He made peace in both earth and heaven. Through His work on the cross He reconciled the angels with humanity. We were in bondage to the evil one and as such we were enemies of the angels. Through the cross, resurrection and ascension humanity was brought into heaven reconciled with God and as a consequence reconciled with the angels. There is no longer any enmity between us and the angels because Christ has restored humanity.
St. Cyril of Jerusalem explains some of the wisdom of God in the cross being the means.
For we were enemies of God through sin, and had had decreed the death of the sinner. One of two things, therefore was necessary, either that God, in His truth, should destroy all men, or that in His lovingkindness, he should remit the sentence. But see the wisdom of God; He preserved the truth of His sentence and the exercise of His lovingkindness. Christ took our sins “in His body upon the tree; that we, having died to sin,” by His death “might live to justice.”1
Isn’t this amazing? There were only two options, an either or situation, but God didn’t see it that way and took both options. Judgement and mercy were combined in the cross. It was God’s love that enabled Him to look through this seemingly impossible scenario and bring both justice and mercy to us.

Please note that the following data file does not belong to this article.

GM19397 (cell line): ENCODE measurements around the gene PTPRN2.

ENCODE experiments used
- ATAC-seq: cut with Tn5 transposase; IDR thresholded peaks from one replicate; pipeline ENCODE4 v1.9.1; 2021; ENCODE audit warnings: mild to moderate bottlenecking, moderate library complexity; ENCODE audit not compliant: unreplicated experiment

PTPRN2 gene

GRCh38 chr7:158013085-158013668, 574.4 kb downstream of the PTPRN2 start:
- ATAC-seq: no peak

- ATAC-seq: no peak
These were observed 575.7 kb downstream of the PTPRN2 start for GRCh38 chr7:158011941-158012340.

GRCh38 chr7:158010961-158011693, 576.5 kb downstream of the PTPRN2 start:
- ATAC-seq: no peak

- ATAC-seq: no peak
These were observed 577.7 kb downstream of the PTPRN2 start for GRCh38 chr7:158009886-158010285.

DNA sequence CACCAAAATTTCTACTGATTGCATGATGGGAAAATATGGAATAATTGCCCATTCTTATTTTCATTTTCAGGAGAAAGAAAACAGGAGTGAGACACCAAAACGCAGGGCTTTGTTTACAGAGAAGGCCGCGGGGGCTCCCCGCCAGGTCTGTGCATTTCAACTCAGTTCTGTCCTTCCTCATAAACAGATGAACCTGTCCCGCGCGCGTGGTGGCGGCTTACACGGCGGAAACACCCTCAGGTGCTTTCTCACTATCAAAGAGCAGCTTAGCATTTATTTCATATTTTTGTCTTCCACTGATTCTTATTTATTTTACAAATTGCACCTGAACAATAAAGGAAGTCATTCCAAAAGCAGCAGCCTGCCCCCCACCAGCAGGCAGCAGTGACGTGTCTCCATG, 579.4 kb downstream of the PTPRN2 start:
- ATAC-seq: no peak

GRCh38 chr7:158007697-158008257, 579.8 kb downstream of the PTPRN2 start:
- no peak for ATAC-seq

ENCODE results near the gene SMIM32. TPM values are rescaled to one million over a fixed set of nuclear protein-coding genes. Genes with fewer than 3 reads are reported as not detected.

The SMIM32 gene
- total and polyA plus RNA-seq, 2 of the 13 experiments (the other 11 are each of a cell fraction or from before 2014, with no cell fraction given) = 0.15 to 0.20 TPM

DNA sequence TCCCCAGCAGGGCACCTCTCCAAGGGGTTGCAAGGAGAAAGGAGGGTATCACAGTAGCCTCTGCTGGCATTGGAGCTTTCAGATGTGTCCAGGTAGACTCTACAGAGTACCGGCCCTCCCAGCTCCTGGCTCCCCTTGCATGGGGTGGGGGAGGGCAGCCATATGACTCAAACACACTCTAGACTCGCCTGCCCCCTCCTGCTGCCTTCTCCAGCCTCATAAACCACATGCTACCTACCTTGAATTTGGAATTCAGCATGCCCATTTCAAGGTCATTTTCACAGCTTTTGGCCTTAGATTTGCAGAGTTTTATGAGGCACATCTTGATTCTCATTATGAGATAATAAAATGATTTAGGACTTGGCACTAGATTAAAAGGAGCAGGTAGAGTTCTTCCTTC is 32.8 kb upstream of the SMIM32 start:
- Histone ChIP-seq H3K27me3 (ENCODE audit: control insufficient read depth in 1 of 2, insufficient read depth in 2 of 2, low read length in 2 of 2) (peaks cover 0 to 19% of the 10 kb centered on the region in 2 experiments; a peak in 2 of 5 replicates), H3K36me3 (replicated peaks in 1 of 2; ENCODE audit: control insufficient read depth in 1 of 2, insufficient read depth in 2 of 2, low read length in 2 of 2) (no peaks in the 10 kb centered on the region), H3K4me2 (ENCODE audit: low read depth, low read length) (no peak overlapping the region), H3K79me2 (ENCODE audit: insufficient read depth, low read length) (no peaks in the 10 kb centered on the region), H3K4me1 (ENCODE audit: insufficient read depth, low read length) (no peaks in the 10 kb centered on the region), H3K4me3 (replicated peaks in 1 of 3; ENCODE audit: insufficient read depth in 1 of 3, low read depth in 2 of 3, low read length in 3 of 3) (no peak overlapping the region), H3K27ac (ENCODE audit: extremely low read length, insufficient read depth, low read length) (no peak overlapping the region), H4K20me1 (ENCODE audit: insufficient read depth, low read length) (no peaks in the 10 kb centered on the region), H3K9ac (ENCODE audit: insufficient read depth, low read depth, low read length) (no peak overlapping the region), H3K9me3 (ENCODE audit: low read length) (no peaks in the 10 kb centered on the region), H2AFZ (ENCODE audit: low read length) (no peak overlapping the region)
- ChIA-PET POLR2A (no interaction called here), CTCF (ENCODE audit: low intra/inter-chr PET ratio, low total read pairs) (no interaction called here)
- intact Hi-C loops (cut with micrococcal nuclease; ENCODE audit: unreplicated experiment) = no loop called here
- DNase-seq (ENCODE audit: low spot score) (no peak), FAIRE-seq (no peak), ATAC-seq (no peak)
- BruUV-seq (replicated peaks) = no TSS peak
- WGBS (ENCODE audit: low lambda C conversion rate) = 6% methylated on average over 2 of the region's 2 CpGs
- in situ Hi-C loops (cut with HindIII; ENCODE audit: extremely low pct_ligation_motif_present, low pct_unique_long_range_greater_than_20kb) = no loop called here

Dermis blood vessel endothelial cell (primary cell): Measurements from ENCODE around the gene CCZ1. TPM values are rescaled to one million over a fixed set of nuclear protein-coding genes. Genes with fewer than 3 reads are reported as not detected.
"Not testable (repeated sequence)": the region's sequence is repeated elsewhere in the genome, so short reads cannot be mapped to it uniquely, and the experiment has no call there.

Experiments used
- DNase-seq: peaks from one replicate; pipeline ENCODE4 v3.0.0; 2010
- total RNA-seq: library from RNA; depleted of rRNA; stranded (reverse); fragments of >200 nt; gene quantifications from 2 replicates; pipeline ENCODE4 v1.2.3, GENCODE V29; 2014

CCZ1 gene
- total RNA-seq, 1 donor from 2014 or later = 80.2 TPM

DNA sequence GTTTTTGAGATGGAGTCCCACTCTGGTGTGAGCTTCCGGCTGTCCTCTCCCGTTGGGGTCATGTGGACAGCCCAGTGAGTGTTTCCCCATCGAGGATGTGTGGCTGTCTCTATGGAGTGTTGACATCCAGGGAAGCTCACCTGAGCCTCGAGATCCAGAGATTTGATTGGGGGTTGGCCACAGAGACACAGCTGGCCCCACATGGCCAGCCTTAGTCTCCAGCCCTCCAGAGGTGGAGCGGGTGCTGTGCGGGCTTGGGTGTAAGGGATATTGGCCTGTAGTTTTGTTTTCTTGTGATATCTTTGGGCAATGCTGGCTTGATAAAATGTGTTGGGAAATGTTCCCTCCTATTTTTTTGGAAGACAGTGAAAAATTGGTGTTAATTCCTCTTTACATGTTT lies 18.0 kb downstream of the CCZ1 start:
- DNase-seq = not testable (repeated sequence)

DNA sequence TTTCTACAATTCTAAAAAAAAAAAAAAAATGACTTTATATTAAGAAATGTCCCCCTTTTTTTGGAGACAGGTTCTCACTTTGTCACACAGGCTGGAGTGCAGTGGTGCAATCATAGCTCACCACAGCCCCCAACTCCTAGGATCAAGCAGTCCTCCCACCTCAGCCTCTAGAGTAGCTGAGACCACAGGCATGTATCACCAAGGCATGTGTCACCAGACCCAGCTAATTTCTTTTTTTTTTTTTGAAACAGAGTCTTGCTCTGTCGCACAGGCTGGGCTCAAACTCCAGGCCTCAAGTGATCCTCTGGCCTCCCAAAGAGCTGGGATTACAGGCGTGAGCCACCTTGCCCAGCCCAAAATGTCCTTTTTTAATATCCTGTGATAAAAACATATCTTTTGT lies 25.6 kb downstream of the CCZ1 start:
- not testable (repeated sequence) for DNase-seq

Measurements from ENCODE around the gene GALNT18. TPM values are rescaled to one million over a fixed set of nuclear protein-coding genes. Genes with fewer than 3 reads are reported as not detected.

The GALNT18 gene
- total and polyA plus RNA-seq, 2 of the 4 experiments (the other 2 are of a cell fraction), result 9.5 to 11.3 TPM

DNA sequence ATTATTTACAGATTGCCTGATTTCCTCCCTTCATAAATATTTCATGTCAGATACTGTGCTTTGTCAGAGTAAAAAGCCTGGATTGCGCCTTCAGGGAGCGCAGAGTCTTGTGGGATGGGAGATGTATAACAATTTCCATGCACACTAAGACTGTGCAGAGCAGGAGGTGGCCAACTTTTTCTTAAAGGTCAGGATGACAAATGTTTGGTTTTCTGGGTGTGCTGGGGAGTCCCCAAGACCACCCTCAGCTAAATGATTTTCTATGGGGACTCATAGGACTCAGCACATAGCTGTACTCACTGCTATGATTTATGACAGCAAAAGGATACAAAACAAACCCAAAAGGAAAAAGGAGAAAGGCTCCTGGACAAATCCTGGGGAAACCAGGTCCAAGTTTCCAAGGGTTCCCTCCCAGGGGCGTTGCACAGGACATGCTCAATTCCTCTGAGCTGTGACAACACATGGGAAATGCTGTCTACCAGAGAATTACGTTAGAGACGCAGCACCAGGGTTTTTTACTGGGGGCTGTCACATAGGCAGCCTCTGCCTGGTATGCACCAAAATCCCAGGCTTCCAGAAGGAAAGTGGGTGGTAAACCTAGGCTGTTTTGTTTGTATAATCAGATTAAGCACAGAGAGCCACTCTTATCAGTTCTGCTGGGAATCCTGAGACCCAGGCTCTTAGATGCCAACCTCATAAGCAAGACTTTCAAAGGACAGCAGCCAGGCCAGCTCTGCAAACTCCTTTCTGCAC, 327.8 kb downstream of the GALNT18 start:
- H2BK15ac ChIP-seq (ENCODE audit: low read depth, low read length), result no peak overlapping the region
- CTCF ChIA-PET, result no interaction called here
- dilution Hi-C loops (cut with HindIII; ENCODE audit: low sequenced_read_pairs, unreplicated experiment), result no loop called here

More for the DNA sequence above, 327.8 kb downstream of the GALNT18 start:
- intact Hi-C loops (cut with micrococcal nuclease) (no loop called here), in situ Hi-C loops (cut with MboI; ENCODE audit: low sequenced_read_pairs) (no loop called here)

Today then, let us rejoice that Christ is our King, and that He has established His kingdom by opening the way to Paradise. Let us pray for all those who both persecute us personally and the church at large. We must ask for God’s forgiveness on them so that they might be included in His salvation. They may become the future leaders of the Church. We must not do anything to hinder that. Let us remember that our enemies are never people, they are the spiritual forces of wickedness. Every person is a potential saint of God and we must pray earnestly that they might know His salvation. Finally, let us be faithful to live a life of good works and thus share in Christ’s kingdom of love.
In the name of the Father, of the Son, and of the Holy Spirit,
1 Thomas C. Oden and Arthur A. Just Jr., Ancient Christian Commentary on Scripture New Testament IX (Downers Grove, IL: InterVarsity Press, 2003), 21
Gallego, Fernando, ca. 1440-ca. 1507. Christ in Judgment, from Art in the Christian Tradition, a project of the Vanderbilt Divinity Library, Nashville, TN. http://diglib.library.vanderbilt.edu/act-imagelink.pl?RC=47430 [retrieved March 25, 2020]. Original source: www.yorckproject.de.
Cranach, Lucas, 1472-1553. Christ on the Cross Between the Two Thieves, from Art in the Christian Tradition, a project of the Vanderbilt Divinity Library, Nashville, TN. http://diglib.library.vanderbilt.edu/act-imagelink.pl?RC=57236 [retrieved March 25, 2020]. Original source: https://commons.wikimedia.org/wiki/File:Cranach_il_vecchio,_calvario,_1515-20.JPG.